We devoted ourselves to disabling the privateersmen, a simple enough task though we took care not to deal any of them a fatal blow. Bruin laid three low with a chair before it fell apart in his paws, and the last of them was dispatched by Dolores, with little Aeolus cradled with one hand and a rum bottle in the other. She would make a good bear.
Soon enough the scene was quiet apart from the groans of the fallen; the less battered had left. The landlord surveyed his smashed premises with practised gloom, but a few silver thalers from the Count lightened his mood, and we helped him throw the inert patrons out of the door. I am sure that the inn was open for business again by sundown, and I am equally sure that no one in Port of Spain will raise a hand to us for the duration of our visit.
April 29th, 1811.
While we we were in the town the Count heard of a wondrous natural phenomenon, a lake of black tar at the south-west corner of the island. He was determined to view it, so we have sailed a short distance to the south and anchored near Point Fortin, a small village surrounded by plantations of cocoa and coconuts. The lake was a short walk to the east of where we landed.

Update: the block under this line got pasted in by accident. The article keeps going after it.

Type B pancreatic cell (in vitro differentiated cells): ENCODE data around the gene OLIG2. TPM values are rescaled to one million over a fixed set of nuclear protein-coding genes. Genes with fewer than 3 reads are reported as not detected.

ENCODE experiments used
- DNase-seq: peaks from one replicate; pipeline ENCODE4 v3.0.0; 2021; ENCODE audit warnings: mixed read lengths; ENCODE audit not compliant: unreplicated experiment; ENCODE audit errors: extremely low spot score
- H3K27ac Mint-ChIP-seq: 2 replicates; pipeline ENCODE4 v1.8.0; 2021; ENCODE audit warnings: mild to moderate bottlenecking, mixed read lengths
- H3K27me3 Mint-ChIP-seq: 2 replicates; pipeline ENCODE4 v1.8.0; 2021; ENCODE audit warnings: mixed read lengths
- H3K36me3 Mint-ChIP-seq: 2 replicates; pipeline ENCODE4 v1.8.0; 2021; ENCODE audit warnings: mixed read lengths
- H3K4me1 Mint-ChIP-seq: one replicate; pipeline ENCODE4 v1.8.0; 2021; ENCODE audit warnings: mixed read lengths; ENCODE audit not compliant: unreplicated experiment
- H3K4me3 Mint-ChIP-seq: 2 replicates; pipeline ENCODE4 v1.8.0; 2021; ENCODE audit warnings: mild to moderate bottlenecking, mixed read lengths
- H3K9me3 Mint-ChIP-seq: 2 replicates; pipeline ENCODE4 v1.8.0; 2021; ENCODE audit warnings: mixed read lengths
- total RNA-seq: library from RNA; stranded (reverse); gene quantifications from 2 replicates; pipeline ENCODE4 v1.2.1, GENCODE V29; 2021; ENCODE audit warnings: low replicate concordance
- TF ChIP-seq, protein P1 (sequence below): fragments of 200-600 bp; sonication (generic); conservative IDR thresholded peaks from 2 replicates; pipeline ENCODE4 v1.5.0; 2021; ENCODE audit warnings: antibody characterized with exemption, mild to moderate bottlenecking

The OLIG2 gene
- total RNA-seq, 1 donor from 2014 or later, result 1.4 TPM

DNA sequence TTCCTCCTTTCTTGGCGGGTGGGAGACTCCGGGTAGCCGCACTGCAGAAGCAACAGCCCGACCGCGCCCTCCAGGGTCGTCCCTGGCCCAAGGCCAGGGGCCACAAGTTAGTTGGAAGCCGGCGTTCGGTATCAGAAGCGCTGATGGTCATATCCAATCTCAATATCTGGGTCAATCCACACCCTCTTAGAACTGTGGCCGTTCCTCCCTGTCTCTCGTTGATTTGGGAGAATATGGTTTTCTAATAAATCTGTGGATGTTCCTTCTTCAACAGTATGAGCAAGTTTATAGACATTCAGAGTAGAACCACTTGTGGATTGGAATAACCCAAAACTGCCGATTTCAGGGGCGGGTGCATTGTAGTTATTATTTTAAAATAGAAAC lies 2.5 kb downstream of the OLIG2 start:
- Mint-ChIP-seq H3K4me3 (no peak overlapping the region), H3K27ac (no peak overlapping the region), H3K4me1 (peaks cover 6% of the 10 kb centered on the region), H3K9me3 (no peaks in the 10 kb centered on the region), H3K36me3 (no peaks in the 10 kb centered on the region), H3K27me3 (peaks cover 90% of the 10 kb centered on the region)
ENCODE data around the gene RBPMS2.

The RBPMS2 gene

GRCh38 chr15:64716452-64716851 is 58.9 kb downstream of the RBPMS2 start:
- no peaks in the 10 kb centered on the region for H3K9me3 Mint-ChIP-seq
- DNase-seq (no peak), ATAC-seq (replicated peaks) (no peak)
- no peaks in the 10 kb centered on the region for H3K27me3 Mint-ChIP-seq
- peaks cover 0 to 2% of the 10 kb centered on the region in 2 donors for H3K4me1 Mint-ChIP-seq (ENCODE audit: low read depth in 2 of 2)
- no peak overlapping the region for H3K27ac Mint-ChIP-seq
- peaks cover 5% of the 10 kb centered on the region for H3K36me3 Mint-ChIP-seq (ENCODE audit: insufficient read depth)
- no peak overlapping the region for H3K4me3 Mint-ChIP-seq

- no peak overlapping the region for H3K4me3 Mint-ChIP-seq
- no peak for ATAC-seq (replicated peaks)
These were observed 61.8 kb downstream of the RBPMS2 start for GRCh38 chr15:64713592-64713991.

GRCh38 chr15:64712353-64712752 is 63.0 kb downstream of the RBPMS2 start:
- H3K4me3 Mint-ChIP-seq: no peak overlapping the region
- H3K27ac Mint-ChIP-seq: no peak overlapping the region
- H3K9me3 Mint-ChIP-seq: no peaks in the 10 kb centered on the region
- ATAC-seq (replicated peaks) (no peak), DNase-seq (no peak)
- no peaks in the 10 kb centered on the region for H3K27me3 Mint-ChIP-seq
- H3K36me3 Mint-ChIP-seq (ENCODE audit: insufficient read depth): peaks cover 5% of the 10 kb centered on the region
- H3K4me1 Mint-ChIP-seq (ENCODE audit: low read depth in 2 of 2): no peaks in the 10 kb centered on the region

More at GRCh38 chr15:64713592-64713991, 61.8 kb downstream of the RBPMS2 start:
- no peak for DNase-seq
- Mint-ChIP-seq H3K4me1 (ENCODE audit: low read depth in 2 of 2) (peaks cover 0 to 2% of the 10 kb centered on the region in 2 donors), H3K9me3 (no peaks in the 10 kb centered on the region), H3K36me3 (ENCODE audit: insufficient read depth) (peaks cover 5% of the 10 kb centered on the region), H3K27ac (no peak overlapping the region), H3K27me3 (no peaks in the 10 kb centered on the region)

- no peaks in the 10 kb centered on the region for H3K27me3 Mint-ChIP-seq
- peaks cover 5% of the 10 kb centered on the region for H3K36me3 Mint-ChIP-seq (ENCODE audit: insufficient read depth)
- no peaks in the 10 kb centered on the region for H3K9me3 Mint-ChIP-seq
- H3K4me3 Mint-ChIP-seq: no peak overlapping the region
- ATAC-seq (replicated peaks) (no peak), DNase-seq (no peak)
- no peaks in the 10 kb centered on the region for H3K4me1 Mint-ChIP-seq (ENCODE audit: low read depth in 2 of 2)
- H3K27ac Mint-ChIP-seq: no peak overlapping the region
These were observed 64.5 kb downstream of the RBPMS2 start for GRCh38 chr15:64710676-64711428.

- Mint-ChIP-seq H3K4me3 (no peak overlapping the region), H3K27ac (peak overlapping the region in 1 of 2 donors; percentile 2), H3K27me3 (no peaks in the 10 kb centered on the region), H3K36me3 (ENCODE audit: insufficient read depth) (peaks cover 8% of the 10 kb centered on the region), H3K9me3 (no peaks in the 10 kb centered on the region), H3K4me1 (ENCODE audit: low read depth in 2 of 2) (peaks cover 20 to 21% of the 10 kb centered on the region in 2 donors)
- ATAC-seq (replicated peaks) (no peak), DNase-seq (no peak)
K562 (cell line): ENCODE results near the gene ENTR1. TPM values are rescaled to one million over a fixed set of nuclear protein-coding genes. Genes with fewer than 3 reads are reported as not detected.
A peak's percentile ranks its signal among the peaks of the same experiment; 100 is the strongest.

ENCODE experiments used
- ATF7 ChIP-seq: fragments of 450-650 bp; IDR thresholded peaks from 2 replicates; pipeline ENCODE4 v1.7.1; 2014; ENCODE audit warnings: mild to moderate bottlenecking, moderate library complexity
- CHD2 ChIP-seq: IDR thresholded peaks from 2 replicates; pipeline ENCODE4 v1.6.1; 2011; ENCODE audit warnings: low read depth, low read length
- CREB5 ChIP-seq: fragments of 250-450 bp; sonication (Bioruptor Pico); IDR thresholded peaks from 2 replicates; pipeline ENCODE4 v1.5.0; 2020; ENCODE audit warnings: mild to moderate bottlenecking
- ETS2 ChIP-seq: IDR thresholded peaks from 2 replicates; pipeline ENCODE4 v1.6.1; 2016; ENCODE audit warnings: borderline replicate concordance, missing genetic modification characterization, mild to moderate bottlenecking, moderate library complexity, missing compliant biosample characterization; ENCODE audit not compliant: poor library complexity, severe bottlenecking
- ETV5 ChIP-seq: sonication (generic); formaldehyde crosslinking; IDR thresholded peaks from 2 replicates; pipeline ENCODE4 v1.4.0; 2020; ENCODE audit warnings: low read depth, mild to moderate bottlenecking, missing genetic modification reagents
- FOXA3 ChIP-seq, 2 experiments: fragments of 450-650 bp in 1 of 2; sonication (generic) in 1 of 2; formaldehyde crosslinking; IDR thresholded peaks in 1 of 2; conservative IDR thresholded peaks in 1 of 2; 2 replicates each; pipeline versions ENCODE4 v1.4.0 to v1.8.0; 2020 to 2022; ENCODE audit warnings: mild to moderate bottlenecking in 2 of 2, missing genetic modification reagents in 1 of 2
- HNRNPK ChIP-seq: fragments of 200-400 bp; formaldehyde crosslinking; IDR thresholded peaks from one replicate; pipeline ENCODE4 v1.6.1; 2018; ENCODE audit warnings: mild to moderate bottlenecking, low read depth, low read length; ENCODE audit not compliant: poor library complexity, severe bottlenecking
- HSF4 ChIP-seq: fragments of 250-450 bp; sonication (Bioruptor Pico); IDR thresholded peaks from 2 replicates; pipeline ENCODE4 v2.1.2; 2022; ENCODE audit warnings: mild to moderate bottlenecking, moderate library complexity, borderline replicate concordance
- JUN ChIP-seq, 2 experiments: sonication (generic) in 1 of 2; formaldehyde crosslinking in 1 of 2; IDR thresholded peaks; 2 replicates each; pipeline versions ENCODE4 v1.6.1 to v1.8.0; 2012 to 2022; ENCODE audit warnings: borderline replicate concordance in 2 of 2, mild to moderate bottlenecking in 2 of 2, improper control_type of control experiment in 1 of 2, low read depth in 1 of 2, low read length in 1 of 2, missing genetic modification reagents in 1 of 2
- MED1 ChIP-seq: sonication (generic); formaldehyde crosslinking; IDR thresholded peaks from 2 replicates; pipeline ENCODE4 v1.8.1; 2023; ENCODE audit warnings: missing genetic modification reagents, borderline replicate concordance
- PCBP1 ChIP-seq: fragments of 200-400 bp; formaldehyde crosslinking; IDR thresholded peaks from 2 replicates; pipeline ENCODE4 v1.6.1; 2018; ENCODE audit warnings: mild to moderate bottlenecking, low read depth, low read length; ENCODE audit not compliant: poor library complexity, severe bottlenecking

I suppose that we were expecting a picturesque inferno of black boiling tar and sulphurous fumes, but I have to say that the spectacle was a disappointing one – an expanse of ponds and swamps surrounded by stunted plants, and the only remarkable thing the crusts of asphalt that littered the scene, weathered to an inconspicuous grey colour.
Slaves were loading the substance on to carts. They told us that we should never stand still for more than a moment on this treacherous surface, for fear that the viscous tar would slowly give way and we should sink into it to be lost for ever. We were more than happy to take their advice, and paused only for long enough to gather some of the tar.
This is asphalt, the substance mentioned by Herodotus as having been used in the building of the walls of Babylon, for it is exuded from the ground in that region. I had brought with me the Count’s copy of this splendid book, even now useful to travellers who might profit from its advice on such matters as the catching of crocodiles, and when we were back on the ship I looked up the passage.